Local restaurateur/entrepreneur Bo Blair — think Bayou, Jetties, Surfside — is expanding The Bullpen, his three-year-old beer garden across from the outfield gate at Nationals Park, into an outdoor market at Half and M streets SE.
Blair and landowner Akridge are opening “Fairgrounds,” which is to be a town square full of food and crafts stalls that is to be open seven days a week during the baseball season.
Blair, 39, has modeled Fairgrounds on Brooklyn’s Dekalb Market, and hired Georgetown-based Schlesinger Associate Architects to design it. Michael Berman, who runs Eastern Market on Capitol Hill, is to handle the vending side of Blair’s Fairgrounds.
Blair is investing $250,000 in the project, which is to include large, used shipping containers to create retail spaces for a variety of vendors, ranging from local artists, farmers and crafts people.
The project is to include two food trucks from Blair’s Bayou and Surfside every day as well as other local food trucks rotating through. The space is to open at around 11:30 every morning for the entire season.
Blair is planning more than 20 high-definition televisions, bands and even decks on top of the shipping containers so customers can relax.
“We want to create a town square as a destination for people from all over the area, not just when the Nationals are playing,” Blair said.
John Mengucci, CACI International’s new chief operating officer for U.S. operations, will receive $2 million in restricted stock units on his first day, set for Feb. 27. According to a filing with the Securities and Exchange Commission, half of the units, which will be based on the stock’s closing price on Feb. 27, will vest in equal increments over three years, while the other half will vest 50 percent after five years and 10 percent per year for the five years after.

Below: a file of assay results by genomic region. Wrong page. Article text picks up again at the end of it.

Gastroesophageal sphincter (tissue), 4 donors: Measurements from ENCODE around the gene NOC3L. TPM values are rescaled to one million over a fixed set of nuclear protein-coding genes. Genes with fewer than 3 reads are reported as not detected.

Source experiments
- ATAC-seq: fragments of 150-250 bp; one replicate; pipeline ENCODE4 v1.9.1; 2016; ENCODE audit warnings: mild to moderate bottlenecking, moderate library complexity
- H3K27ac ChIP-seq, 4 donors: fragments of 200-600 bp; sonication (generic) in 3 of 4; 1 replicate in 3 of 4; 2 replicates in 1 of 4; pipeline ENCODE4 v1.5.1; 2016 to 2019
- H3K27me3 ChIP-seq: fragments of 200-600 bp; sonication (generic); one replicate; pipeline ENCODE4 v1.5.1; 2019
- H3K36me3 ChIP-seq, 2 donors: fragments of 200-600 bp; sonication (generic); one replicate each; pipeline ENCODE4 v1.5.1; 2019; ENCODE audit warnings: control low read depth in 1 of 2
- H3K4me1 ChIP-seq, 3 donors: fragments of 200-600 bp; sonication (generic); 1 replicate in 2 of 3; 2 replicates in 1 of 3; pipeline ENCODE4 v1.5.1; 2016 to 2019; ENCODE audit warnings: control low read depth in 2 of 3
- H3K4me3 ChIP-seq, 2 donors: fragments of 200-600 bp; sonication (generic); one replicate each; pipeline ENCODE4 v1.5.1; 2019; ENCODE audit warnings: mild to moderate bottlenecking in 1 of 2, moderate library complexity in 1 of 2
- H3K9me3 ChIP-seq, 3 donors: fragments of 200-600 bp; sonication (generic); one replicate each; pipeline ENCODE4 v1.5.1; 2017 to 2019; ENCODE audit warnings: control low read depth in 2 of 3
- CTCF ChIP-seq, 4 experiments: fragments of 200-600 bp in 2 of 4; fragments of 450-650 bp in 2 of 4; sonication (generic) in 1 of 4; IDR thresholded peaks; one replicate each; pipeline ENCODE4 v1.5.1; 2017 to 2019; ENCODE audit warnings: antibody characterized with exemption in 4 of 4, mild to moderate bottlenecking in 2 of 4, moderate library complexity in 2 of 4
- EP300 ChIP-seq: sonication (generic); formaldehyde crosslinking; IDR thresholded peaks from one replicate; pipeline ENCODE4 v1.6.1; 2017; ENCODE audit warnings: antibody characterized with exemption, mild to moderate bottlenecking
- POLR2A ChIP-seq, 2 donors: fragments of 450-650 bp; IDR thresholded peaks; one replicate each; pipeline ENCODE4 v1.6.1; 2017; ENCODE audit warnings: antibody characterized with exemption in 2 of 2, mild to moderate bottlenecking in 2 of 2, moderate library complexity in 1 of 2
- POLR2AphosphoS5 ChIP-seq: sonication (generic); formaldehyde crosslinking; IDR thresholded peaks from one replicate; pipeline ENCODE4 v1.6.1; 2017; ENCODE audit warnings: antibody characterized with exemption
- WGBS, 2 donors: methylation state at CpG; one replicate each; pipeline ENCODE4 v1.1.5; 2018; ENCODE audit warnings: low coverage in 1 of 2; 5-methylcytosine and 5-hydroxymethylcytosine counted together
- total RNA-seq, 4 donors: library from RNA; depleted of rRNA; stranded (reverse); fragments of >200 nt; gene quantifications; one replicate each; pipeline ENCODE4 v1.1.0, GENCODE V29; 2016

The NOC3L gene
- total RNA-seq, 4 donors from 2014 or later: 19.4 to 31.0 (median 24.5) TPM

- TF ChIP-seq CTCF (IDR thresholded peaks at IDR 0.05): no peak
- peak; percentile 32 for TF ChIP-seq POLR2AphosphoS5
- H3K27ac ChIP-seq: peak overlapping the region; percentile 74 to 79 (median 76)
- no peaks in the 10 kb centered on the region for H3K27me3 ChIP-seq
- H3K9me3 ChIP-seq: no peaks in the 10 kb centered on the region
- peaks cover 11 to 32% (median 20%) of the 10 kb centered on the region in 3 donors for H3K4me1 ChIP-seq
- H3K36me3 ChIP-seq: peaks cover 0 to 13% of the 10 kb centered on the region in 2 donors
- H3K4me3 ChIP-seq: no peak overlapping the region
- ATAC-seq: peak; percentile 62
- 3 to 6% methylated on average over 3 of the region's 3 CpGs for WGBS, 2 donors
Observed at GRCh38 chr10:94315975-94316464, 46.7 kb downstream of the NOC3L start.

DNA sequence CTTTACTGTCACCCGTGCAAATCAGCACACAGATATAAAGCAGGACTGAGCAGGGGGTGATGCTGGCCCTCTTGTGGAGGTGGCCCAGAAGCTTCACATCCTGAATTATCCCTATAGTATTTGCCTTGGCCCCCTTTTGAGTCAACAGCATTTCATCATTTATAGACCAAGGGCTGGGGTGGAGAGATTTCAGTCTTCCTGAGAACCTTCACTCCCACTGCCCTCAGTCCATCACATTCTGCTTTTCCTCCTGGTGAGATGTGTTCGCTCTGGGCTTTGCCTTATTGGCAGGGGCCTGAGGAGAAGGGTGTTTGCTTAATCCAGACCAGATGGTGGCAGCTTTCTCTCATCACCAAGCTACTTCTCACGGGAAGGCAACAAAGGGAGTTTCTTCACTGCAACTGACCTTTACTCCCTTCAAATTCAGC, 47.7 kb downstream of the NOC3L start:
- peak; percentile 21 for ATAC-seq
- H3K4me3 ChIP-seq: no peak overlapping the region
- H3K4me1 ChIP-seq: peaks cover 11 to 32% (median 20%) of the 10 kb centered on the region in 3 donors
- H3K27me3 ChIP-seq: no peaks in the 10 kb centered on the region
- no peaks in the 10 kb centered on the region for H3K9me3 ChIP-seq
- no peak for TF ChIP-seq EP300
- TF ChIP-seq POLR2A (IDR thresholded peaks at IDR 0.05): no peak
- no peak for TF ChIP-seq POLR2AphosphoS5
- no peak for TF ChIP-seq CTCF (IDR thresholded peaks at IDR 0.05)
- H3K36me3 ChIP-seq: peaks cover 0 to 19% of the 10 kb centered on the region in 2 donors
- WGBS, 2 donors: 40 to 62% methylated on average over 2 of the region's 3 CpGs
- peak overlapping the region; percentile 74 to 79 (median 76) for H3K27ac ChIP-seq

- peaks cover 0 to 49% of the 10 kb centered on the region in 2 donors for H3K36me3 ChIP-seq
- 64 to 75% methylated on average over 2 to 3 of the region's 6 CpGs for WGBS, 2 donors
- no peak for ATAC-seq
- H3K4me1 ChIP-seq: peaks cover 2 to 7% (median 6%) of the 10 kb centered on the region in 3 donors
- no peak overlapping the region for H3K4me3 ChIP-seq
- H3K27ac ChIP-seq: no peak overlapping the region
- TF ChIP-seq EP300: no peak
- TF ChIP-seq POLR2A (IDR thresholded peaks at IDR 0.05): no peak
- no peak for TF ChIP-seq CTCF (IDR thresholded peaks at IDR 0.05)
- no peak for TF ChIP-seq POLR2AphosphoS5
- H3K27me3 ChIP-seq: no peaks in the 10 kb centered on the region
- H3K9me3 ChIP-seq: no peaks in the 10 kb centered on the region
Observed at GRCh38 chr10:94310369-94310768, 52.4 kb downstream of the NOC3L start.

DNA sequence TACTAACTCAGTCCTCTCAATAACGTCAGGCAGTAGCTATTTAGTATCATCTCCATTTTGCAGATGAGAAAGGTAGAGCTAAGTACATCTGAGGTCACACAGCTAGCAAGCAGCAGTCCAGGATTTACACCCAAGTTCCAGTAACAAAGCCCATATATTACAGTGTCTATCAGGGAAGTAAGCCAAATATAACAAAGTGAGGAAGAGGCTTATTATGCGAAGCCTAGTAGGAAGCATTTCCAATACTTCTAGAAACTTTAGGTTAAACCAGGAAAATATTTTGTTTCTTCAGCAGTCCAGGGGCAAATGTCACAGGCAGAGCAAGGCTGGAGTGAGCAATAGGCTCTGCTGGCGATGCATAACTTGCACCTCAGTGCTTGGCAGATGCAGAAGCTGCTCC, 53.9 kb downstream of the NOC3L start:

Mengucci, 49, previously worked for Lockheed Martin, where he held multiple roles, including president of its information systems and global solutions civil product line.
— Marjorie Censer
Leesburg-based 9Lenses, which makes a software application that helps businesses identify strengths and weaknesses in their companies, has partnered with George Mason University’s School of Management. The partnership will enable GMU to tailor executive education programs for businesses that participate in those programs.
Financial terms were not disclosed. Founded by tech industry veteran and entrepreneur Edwin Miller, 9Lenses has more than 15 employees and was opened in 2010.
The first Coffee Bean & Tea Leaf in the mid-Atlantic region last week opened at the Washington Hilton on Connecticut Avenue NW. Bean and Tea is based in Southern California, which drew lots of California expatriates to the event.
Rockville-based EyeBlack.com inked a “mutually beneficial relationship” with NFL Pro Bowl linebacker Brian Urlacher of the Chicago Bears. While terms of the deal were not disclosed, Urlacher will continue to wear the custom black adhesives under his eyes on the field and will benefit from increased sales of the product.
Founded by Peter Beveridge of Potomac, EyeBlack.com has 18 employees and has sold 6 million pairs.
Silver Spring’s Barry Polisar, whose song “All I Want Is You” was the first song in the 2007 motion picture “Juno,” last week won his second Grammy Award.
The new Grammy was awarded in the “Best Children’s Recording” category for his contribution to an anti-bully album called “All About Bullies. Polisar wrote the tune in 1981, and donated it to the record producers.
It’s the second time in three years that one of Polisar’s old songs has been a Grammy winner.
Juno’s “All I Want is You,” which he wrote and recorded in 1977, was featured in a Honda commercial. The commercial netted Polisar some handsome residuals.
“I’m having really good luck with my 30-year-old songs these days,” said the Silver Spring musician, songwriter and author.